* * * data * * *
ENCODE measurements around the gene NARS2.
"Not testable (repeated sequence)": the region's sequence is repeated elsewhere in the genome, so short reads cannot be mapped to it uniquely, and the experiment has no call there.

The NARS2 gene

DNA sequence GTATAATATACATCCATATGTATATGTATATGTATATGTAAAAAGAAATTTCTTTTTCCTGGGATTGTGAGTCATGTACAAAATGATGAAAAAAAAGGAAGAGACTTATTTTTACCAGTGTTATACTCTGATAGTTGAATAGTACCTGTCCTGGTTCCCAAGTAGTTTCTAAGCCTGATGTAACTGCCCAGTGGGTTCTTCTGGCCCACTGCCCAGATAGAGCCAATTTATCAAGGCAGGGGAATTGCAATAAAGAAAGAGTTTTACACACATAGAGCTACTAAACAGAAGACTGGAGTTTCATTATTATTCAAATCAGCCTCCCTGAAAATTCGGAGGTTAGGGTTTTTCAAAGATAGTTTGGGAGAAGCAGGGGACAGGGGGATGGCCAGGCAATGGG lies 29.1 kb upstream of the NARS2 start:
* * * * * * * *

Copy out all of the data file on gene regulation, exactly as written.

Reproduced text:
ENCODE measurements around the gene NARS2.
"Not testable (repeated sequence)": the region's sequence is repeated elsewhere in the genome, so short reads cannot be mapped to it uniquely, and the experiment has no call there.

The NARS2 gene

DNA sequence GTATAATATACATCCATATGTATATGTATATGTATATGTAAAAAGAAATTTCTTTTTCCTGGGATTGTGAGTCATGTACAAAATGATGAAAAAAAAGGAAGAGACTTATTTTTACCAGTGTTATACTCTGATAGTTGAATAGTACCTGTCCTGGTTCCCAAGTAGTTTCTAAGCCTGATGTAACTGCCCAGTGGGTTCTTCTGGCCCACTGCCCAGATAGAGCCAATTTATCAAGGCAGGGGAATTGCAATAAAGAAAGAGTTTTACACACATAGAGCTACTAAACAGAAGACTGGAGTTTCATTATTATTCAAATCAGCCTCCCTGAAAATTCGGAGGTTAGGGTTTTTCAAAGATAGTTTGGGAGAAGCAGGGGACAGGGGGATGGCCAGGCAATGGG lies 29.1 kb upstream of the NARS2 start: